except the gender inflection in words like fiancé and fiancée.
Would the reason lie in the fact that maybe these words have not been around for a long period of time so they kept their original distinction or would there be other factors?
For a start, the degree to which loan words will be inflected according to the rules of English, the language borrowed from, or a hyper-correction which mistakenly applies a foreign ending is a flexible matter. We can find all three being current such as for example octopuses (English plural rule), octopodes (correct Greek plural rule) and octopi (a common but double mistake, trying to apply a Latin plural rule, and even then the more reasonable plural would probably be octopedes).
The general trend is to treat words very much as foreign words to begin with (including the borrowing of the foreign plural, foreign forms for other genders, etc.), more and more as English words as time goes on, though some features often last a long time especially if those familiar with the word are familiar with the other feature.
This makes it difficult to predict how long a word will take to move to being fully English in style. We can guess that an unfamiliar word will remain "foreign". We can guess that a word where the foreign feature is well-known to remain foreign. We can guess that a word whose foreign feature is unusual to remain foreign, such as how par excellence comes after the noun rather than before (but note that galore also comes after the noun despite having mutated from go leór in spelling and meaning - it's a different word only in English and no longer a loan word at all, but it retains a feature from Irish).
But we can do no more than guess. The rate of assimilation is never fully predictable.
Now, all that said, in English gender is mostly a covert category. Pronouns have a gender, but it refers to the gender of the referent, not to the word. Hence I might saw "she is a good actress" but I might also say "she is a good performer"; my choice of she did not relate to the gender of the word actress but to the person in question.
The nouns we have that reflect gender will either be specific within a category (actress is an actor who is female, bitch a dog who is female, drake a duck who is male), or to assumptions about gender (when fireman was coined it was assumed that women would not do such a job) or else have been coloured by such (etymologically there is nothing female about midwife as a man doing midwifery is still "with a woman" as the word describes, but the word is so coloured by assumptions).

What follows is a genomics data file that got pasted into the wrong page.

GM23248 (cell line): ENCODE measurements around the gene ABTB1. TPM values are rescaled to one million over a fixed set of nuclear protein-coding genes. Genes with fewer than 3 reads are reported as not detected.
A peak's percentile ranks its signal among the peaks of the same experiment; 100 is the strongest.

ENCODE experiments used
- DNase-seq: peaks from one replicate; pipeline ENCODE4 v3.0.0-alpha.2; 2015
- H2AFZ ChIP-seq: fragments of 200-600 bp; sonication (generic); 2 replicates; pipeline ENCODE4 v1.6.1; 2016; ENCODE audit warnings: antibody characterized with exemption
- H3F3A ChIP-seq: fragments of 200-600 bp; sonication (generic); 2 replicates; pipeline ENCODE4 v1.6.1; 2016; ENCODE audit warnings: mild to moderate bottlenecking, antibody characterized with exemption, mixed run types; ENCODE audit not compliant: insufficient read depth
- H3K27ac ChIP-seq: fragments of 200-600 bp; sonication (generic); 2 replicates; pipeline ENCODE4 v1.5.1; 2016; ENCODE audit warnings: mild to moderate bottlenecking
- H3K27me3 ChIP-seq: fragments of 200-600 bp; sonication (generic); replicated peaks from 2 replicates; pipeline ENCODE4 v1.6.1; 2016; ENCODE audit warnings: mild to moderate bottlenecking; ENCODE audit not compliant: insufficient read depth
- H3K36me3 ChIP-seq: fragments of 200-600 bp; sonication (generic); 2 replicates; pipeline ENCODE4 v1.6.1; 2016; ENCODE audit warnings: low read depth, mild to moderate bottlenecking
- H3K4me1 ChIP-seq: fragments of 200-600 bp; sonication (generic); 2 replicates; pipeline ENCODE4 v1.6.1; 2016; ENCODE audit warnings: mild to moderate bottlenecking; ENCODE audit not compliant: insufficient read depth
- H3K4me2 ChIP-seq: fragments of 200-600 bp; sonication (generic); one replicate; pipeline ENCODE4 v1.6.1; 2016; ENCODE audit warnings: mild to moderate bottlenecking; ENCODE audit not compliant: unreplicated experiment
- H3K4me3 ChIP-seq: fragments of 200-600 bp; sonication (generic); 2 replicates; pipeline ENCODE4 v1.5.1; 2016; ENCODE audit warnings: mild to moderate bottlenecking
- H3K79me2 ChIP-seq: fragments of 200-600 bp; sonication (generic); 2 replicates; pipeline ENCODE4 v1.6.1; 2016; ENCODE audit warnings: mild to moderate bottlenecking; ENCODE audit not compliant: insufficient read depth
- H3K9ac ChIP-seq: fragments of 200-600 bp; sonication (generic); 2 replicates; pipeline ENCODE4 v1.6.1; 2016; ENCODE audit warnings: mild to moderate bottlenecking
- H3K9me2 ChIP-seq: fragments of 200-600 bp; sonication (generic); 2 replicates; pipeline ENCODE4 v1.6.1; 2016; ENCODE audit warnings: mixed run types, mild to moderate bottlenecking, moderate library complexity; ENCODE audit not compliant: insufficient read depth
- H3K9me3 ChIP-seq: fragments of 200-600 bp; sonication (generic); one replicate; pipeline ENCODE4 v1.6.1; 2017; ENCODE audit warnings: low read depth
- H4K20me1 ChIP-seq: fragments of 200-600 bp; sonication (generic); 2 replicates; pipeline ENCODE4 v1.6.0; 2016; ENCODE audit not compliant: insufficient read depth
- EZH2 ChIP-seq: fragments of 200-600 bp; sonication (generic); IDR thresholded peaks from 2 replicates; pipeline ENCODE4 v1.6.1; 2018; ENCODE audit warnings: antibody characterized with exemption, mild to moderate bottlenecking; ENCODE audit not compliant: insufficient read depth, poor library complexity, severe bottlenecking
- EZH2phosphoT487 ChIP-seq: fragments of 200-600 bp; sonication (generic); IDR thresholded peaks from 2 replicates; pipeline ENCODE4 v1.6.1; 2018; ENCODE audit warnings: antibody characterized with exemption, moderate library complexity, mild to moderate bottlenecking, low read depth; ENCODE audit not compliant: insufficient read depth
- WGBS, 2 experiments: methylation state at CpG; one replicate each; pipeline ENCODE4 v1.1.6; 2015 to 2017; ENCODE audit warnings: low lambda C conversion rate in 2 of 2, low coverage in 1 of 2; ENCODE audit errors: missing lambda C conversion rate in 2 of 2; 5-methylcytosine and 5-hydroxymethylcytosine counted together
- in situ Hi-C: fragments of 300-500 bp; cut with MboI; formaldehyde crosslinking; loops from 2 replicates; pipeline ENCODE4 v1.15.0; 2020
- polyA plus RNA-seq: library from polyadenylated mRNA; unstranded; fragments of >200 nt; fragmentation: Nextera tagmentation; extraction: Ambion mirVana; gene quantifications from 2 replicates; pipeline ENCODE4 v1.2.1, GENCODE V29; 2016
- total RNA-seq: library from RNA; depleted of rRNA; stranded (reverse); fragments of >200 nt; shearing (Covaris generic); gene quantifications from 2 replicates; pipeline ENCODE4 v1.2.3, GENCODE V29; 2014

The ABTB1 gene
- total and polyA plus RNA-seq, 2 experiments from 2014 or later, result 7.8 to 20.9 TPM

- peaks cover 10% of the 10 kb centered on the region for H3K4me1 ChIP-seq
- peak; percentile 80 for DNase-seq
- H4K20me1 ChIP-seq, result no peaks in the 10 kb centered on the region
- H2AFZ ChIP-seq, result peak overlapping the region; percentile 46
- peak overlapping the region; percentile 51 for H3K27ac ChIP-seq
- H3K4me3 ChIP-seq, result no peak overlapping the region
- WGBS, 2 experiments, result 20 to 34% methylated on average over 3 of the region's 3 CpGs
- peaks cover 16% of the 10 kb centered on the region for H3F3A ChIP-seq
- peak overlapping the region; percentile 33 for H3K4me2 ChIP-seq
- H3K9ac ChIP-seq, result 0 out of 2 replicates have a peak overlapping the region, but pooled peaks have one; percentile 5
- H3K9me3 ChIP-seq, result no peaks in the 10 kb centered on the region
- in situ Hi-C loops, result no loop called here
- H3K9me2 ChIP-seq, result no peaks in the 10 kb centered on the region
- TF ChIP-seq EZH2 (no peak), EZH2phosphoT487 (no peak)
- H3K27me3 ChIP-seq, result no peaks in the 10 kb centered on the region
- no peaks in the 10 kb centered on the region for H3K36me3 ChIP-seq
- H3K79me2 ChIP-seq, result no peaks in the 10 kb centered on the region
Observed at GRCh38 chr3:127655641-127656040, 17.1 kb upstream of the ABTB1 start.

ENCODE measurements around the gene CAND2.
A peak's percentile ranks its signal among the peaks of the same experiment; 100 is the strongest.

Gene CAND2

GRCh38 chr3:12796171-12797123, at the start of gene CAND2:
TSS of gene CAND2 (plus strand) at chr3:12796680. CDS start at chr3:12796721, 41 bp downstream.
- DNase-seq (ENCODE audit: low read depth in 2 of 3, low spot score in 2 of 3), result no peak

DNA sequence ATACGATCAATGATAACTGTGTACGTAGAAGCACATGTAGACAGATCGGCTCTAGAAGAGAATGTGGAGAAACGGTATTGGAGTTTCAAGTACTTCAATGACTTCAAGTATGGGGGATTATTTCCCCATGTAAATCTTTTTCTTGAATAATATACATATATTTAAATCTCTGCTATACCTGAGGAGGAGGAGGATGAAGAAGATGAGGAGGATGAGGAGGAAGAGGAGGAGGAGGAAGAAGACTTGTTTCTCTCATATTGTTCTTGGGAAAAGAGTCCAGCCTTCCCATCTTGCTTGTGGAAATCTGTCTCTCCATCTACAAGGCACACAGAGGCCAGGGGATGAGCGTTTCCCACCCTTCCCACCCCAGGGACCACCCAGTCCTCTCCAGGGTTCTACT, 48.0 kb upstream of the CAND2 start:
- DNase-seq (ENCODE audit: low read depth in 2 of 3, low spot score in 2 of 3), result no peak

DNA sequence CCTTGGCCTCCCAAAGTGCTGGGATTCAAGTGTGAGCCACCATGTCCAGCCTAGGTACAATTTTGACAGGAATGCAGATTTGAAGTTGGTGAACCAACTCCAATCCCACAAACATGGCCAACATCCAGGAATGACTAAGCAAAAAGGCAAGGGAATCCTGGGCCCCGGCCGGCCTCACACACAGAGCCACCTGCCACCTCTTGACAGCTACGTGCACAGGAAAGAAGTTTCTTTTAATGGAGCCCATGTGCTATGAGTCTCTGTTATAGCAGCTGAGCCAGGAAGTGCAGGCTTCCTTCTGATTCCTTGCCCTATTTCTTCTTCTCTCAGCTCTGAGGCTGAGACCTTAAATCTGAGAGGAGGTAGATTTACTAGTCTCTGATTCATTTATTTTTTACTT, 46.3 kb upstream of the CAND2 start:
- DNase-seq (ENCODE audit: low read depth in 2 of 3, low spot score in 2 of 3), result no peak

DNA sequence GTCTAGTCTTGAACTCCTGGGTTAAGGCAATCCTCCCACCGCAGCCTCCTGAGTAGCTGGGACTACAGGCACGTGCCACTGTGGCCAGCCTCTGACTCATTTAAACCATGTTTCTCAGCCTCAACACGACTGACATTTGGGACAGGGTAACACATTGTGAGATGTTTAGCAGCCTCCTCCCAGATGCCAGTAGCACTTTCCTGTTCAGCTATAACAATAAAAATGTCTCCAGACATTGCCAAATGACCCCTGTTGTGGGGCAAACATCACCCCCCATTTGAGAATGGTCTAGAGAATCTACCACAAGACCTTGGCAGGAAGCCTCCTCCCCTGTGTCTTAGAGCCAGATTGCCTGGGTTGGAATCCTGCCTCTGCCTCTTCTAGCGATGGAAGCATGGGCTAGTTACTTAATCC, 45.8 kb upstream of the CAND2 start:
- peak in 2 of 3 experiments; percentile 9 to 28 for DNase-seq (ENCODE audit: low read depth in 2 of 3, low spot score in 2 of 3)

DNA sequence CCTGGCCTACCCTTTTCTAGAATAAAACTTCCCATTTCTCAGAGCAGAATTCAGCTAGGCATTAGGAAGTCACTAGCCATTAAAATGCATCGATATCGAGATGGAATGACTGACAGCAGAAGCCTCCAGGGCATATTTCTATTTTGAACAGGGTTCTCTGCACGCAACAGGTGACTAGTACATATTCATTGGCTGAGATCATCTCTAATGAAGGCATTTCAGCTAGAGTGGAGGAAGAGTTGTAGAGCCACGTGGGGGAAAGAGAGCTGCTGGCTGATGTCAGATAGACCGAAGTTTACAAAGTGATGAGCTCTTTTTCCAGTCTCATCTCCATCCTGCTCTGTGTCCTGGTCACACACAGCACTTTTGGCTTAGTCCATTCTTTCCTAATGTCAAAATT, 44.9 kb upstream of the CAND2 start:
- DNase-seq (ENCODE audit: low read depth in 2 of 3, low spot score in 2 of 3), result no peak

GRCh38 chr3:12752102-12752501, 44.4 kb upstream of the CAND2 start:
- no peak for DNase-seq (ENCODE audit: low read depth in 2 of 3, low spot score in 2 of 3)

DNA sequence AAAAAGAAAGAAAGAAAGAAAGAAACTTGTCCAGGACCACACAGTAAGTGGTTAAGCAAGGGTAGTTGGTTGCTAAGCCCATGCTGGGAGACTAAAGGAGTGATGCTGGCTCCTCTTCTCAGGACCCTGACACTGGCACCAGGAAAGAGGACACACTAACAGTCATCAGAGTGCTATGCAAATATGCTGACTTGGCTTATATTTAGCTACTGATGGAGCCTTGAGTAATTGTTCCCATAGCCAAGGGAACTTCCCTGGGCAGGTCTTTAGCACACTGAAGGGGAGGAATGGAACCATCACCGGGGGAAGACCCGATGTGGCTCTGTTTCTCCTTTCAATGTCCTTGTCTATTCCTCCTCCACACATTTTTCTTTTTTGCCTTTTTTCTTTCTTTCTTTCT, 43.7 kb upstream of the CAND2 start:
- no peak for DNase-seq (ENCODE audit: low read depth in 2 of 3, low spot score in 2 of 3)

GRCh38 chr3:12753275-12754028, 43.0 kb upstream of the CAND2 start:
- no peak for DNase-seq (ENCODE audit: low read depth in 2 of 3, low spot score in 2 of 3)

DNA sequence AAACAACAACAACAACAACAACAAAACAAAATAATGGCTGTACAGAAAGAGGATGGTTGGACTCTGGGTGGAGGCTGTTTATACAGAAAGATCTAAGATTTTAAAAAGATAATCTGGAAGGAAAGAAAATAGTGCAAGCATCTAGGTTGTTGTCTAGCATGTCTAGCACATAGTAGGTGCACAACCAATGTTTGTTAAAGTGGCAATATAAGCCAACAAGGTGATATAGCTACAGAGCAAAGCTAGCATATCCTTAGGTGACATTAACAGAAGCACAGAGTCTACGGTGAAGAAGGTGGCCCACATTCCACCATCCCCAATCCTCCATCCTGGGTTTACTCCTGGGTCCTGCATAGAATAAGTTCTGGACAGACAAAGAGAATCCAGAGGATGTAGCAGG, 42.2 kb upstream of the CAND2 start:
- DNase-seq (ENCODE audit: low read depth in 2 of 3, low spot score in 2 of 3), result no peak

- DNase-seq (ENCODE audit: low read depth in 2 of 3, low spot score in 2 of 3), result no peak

There is also a general move within English to remove gender where it is not useful (pretty much everywhere except relating to biology) as after all to anyone not casting a role the distinction between "actor" and "actress" has had no real relevance to anything since the days when the profession overlapped heavily with that of prostitution.
French has a completely different gender system where while gender will often equate with sex when it comes to people or sex-specific terms for animals, there were be a general correspondence of perceived gender and grammatical gender, but there would also be a masculine or feminine language gender where the perceived gender is neuter (only the most Freudianly inclined would consider a pen to be masculine).
As such, most borrowings of nouns from French immediately lose their gender on being imported into English, unless they are either borrowed as a phrase or there is an English phrase created from borrowed words (not all all-foreign phrases are single borrowings, "nom de plume" for example is an English coinage out of French words for where the French would have used "nom de guerre").
Most importantly, most phrases that would use such a word would have little use for the feature of gender - it isn't going to affect anything else about how the word is used, since the language borrowed into has no need to e.g. match pronouns or adverb forms.
Now, English does, as said, gender some words that refer to people. One of these words is husband (in most senses of the word, including that as relates to marriage), and another is wife. This is all the more explicit since we've just moved out of a period where marriages where always of a man and a woman*.
And so, it fits into how English works, that fiancé or fiance is a person who will become a husband, and fiancée or fiancee is a person who will become a wife.
About the one pressure on the word is that the pressure to drop diacritics leaves the form fiancee where a double unpronounced E is strange, which could lead it to then become fiance. This has yet to happen, if it ever will, and the accented form seems to still be the most common. (Notably, my spell-check is complaining about the unaccented form, but not the accented).
*Same-sex marriage was banned in Rome in the 4th century and this prohibition moved out throughout Europe with the spread of Christianity, while there were no recognised same-sex unions in the West until the 1980s, no same-sex marriage until the 1990s, and some countries still don't have same-sex marriage. While the redefinition of marriage as different-sex-only is being reverted back again, marriage has been different-sex only for the whole period that the English language was formed.